Introduction

The New Department of Labor (DOL) rules came into effect the beginning of January 2020. Overtime rules are confusing to understand and implementation is generally a challenge. Overtime and minimum wage have been hot topics for a while since 2016; legislation almost came into effect in 2017. However, several states came forward with legal action and in the end never came to pass. The federal Department of Labor released final legislation to update the salary threshold in September 2019. There have been over 24 new laws that have come into effect across 10 states, as well as 2 laws that have a countrywide implication. If you have not yet updated your information with regard to overtime and minimum wage, this webinar will give you the most up to date Overtime requirements. It will also provide as a guide as to how it will affect employers along with a review legislative attempts in the past couple years. Best practices on how employers can implement the new rules and make sure employers on compliant.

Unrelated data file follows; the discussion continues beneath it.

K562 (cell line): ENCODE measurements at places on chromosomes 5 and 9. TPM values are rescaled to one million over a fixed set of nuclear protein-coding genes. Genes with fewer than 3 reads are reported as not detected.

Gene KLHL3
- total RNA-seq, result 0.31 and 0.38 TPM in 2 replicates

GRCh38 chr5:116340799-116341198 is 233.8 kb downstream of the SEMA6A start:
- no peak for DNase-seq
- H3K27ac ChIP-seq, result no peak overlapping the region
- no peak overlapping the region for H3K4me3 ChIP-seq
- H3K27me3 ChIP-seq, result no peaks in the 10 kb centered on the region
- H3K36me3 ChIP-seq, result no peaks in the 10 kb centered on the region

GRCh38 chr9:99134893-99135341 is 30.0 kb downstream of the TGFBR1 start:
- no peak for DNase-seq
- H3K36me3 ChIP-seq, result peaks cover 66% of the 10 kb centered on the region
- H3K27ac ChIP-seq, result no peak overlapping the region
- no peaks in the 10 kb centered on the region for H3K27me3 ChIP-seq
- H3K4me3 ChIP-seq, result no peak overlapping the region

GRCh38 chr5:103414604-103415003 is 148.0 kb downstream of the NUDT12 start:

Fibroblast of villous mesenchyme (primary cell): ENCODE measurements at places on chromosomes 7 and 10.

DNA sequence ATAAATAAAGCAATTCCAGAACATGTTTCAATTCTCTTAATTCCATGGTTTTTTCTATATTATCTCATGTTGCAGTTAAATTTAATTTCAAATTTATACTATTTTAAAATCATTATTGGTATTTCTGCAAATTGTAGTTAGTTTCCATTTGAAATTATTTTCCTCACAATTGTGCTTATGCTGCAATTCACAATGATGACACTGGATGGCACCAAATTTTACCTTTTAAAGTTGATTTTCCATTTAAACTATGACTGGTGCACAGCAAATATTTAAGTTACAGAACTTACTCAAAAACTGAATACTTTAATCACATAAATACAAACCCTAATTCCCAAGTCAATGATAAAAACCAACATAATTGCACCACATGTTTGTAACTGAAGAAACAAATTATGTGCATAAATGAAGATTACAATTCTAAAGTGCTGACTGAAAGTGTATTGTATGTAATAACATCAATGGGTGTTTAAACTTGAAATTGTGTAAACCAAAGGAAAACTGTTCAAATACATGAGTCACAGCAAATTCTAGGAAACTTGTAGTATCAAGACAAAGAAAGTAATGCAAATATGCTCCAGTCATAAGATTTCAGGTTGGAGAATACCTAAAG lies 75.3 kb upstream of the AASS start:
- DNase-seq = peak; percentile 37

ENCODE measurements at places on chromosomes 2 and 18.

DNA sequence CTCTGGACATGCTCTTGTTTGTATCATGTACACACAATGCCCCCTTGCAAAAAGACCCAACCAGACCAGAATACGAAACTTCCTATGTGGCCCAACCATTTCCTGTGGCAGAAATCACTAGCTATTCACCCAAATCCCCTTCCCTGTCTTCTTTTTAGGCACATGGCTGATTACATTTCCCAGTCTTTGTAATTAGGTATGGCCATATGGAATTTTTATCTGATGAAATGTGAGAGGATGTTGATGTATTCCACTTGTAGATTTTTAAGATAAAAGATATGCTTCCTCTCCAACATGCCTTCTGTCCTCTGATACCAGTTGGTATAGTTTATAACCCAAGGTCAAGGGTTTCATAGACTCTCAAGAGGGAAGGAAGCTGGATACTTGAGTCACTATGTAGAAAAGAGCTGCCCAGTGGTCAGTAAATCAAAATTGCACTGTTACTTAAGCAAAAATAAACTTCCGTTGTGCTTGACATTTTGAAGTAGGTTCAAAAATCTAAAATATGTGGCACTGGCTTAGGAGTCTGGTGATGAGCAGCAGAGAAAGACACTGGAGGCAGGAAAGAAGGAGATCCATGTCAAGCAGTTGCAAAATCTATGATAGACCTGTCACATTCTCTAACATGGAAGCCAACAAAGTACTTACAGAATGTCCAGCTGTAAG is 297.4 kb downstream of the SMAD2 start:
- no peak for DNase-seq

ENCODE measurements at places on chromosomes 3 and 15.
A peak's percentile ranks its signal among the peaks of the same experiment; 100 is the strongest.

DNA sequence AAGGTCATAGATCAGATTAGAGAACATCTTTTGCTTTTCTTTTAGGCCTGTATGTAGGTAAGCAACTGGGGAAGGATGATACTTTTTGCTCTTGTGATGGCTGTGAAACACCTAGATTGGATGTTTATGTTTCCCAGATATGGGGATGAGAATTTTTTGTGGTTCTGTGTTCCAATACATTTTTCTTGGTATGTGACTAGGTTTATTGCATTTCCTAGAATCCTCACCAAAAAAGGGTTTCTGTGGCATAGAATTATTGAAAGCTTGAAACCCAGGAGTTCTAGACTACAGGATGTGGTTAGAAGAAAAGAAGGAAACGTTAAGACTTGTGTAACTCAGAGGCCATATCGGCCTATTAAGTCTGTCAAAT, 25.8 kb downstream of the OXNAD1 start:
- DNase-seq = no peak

Area Covered In The Webinar

  • Review most recent changes to minimum wage – both Federal and State
  • Discussion on how companies should handle minimum wage for states with higher rates then federal.
  • Current legislative activity and what it means to employers
  • Details of federal regulation changes, what they are and when do we as employers need to be ready
  • Impacts of changes to companies and best practices on how to handle them
  • Review Federal Overtime Requirements
  • Exempt vs. non-exempt states
  • Overtime Concerns for employers
  • Regular Rate of Pay – why it is important and how to calculate
  • State Overtime Requirements
  • State by State Review

Who Will Benefit

  • Payroll Professionals
  • HR professionals
  • Managers
  • Compliance officers
  • Audit staff
  • Budget personnel’s
  • Attorneys
  • Controllers
  • Compensation Analysts

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Dayna Reum ,CPP, FPC is currently the Payroll Tax Manager at PetSmart Inc. She has been heavily involved in the payroll field over 15 years. Starting as a payroll clerk at a small Tucson company, She Know More

Dayna J. Reum